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Racial and Ethnic Disparities in Health Status
The Health Challenge:
Despite great improvements in the overall health of the nation, a disproportionate number of Americans who are members of racial and ethnic minority groups lack access to or, for a host of reasons, fail to receive adequate preventive health services. As a result, African Americans, Alaska Natives, American Indians, Asian Americans, Hispanic Americans and Pacific Islanders are more likely to have poor health and to die prematurely.
Healthy People 2010 - the nation's health objectives for the 21st century - has as one of its goals eliminating racial and ethnic disparities in health. Under the guidance of the Department of Health and Human Services, several agencies are working together to plan and coordinate policy initiatives.
Racial and Ethnic Approaches to Community Health (REACH) 2010 serves as a cornerstone of CDC's efforts. Launched in 1999, REACH 2010 is a demonstration project through which CDC funds community coalitions to design and implement unique community-driven strategies to eliminate health disparities at the local level. Models deemed effective from these projects will be translated and shared with communities around the country. Projects focus on six priority areas, which are consistent with those identified by the Federal Initiative to Eliminate Health Disparities. These include: cardiovascular disease, immunizations, breast and cervical cancer screening and management, diabetes, HIV/AIDS, and infant mortality.
This five-year project has two phases:
REACH 2010 was launched in fiscal year 1999 with $10 million in base funding, covering 32 projects. In fiscal year 2000, Congress appropriated $30 million to support REACH 2010. With this funding, CDC supported 38 community coalitions - 24 in the implementation phase and 14 in the planning phase. By September 2001, some 30 demonstration sites throughout the United States will be funded.
In fiscal year 2001, Congress appropriated $35 million to continue REACH 2010 projects and add a new emphasis on projects in American Indian and Alaska Native communities. Up to seven new capacity-building projects will be funded in these communities.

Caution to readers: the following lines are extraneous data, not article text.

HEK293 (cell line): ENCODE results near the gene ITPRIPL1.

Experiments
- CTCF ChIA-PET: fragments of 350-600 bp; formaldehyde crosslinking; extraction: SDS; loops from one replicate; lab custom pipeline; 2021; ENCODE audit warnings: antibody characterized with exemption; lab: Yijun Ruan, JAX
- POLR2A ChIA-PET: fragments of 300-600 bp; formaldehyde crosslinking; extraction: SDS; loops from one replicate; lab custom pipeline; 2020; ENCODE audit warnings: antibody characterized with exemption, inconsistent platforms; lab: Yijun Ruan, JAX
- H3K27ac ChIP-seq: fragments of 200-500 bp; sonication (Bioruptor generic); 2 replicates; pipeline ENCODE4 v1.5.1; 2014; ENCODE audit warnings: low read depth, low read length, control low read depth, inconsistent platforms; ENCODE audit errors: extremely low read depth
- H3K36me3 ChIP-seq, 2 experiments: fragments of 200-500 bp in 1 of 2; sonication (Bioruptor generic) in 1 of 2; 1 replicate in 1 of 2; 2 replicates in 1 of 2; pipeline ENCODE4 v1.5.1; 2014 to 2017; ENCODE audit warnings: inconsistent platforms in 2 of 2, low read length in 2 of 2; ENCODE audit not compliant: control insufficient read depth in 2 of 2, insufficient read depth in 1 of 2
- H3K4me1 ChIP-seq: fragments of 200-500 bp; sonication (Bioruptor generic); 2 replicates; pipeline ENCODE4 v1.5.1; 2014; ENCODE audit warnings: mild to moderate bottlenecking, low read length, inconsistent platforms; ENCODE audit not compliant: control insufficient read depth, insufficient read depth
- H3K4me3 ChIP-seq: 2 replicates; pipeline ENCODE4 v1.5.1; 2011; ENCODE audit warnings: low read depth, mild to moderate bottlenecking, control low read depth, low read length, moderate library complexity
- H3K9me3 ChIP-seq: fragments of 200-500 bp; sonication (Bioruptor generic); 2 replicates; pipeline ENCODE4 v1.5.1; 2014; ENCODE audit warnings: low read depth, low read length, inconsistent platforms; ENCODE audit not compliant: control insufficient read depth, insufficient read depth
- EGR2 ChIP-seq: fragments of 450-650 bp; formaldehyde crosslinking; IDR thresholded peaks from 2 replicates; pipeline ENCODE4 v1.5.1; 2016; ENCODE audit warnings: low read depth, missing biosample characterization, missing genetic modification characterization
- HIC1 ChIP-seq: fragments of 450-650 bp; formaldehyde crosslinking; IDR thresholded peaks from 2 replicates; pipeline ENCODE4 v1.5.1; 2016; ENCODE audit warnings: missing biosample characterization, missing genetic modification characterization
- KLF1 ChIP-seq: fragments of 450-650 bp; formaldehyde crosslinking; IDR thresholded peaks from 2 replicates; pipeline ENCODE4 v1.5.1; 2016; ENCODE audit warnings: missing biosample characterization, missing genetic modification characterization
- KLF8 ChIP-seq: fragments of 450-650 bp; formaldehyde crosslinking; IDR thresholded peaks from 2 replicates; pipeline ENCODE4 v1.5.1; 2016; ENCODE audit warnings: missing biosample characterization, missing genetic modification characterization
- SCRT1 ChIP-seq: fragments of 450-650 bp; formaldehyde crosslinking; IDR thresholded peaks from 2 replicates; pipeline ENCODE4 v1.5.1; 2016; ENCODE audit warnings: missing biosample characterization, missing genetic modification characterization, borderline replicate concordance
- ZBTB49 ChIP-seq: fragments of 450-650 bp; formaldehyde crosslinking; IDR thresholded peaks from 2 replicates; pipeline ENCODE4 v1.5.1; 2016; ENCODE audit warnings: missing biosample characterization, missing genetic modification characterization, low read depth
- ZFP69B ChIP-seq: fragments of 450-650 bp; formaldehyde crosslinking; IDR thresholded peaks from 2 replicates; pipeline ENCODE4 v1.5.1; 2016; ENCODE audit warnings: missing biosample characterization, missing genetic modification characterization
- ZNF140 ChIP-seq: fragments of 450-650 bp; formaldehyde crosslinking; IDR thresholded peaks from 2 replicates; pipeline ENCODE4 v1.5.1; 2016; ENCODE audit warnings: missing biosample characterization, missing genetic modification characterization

Examples of Community Projects
Working with its grant recipients and partners, CDC has developed an evaluation model to guide the collection of national data. CDC also has selected the University of South Carolina to develop evaluation guidance for REACH 2010 and other projects aimed at eliminating health disparities. To collect and analyze process and outcome evaluation measures, CDC has two evaluation contractors that assist the communities in warehousing and documenting evaluation findings from their projects, and conduct community-wide assessments in communities served by REACH 2010 projects.
Because racial and ethnic minority groups are expected to comprise an increasingly larger proportion of the U.S. population in coming years, the future health of America will be greatly influenced by our success in improving the health of these groups. Eliminating health disparities will require a national effort encompassing the public and private sectors, individuals and communities. A better understanding of the relationship between health status and different racial and ethnic minority backgrounds will enable communities to identify effective and culturally appropriate implementation strategies.
CDC will continue to spearhead the country's efforts to eliminate racial and ethnic disparities in health by disseminating findings and carrying out the lessons learned from the REACH 2010 projects in communities across the country.
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CDC protects people's health and safety by preventing and controlling diseases and injuries; enhances health decisions by providing credible information on critical health issues; and promotes healthy living through strong partnerships with local, national, and international organizations.
This page last updated May 14, 2002
United States Department of Health and Human Services